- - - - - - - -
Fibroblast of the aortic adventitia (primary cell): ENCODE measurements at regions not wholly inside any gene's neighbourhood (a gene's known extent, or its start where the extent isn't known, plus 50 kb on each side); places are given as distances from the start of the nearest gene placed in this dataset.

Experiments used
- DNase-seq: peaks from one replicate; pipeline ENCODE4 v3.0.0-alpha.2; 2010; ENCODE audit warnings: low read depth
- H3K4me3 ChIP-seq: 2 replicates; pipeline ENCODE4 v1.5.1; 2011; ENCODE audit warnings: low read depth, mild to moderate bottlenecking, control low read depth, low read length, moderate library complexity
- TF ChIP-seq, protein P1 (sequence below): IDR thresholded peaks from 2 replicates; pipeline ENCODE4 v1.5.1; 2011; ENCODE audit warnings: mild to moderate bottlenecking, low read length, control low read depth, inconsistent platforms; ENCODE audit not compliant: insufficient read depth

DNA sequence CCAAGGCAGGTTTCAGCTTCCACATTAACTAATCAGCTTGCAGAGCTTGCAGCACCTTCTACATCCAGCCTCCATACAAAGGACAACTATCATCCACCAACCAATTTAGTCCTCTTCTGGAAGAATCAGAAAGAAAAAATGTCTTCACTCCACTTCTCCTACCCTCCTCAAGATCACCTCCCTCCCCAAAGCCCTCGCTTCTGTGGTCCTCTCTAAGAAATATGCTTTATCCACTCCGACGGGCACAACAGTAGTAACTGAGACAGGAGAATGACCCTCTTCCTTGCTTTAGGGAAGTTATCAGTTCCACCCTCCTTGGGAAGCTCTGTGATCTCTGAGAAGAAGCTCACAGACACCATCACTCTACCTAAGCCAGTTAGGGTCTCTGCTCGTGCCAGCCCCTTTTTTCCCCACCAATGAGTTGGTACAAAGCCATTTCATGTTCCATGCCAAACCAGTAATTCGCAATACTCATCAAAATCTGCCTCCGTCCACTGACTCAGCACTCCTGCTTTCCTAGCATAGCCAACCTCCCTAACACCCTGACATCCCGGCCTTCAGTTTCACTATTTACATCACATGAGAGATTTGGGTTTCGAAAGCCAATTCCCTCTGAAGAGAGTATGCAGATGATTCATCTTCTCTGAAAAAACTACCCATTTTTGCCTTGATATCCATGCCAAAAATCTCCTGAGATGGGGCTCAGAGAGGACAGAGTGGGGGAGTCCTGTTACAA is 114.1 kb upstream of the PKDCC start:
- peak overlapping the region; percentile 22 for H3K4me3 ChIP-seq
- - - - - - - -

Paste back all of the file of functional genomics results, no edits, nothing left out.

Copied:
Fibroblast of the aortic adventitia (primary cell): ENCODE measurements at regions not wholly inside any gene's neighbourhood (a gene's known extent, or its start where the extent isn't known, plus 50 kb on each side); places are given as distances from the start of the nearest gene placed in this dataset.

Experiments used
- DNase-seq: peaks from one replicate; pipeline ENCODE4 v3.0.0-alpha.2; 2010; ENCODE audit warnings: low read depth
- H3K4me3 ChIP-seq: 2 replicates; pipeline ENCODE4 v1.5.1; 2011; ENCODE audit warnings: low read depth, mild to moderate bottlenecking, control low read depth, low read length, moderate library complexity
- TF ChIP-seq, protein P1 (sequence below): IDR thresholded peaks from 2 replicates; pipeline ENCODE4 v1.5.1; 2011; ENCODE audit warnings: mild to moderate bottlenecking, low read length, control low read depth, inconsistent platforms; ENCODE audit not compliant: insufficient read depth

DNA sequence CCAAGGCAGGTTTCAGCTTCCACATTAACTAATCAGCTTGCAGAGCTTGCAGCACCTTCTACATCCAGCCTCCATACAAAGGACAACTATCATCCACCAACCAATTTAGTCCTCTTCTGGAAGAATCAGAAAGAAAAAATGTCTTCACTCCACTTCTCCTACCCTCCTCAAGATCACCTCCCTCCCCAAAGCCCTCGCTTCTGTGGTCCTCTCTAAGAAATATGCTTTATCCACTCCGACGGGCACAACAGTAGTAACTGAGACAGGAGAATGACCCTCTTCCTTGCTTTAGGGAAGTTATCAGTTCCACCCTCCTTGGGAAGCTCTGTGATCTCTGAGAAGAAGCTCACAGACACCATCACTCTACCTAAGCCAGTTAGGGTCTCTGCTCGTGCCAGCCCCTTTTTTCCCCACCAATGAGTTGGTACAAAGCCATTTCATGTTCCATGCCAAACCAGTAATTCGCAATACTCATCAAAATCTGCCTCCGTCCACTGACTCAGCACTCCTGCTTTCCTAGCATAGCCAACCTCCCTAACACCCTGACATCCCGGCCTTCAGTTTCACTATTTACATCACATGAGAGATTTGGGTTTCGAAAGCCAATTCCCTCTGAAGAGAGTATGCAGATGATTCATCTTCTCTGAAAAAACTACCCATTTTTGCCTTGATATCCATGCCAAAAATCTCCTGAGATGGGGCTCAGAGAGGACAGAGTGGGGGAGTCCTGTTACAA is 114.1 kb upstream of the PKDCC start:
- peak overlapping the region; percentile 22 for H3K4me3 ChIP-seq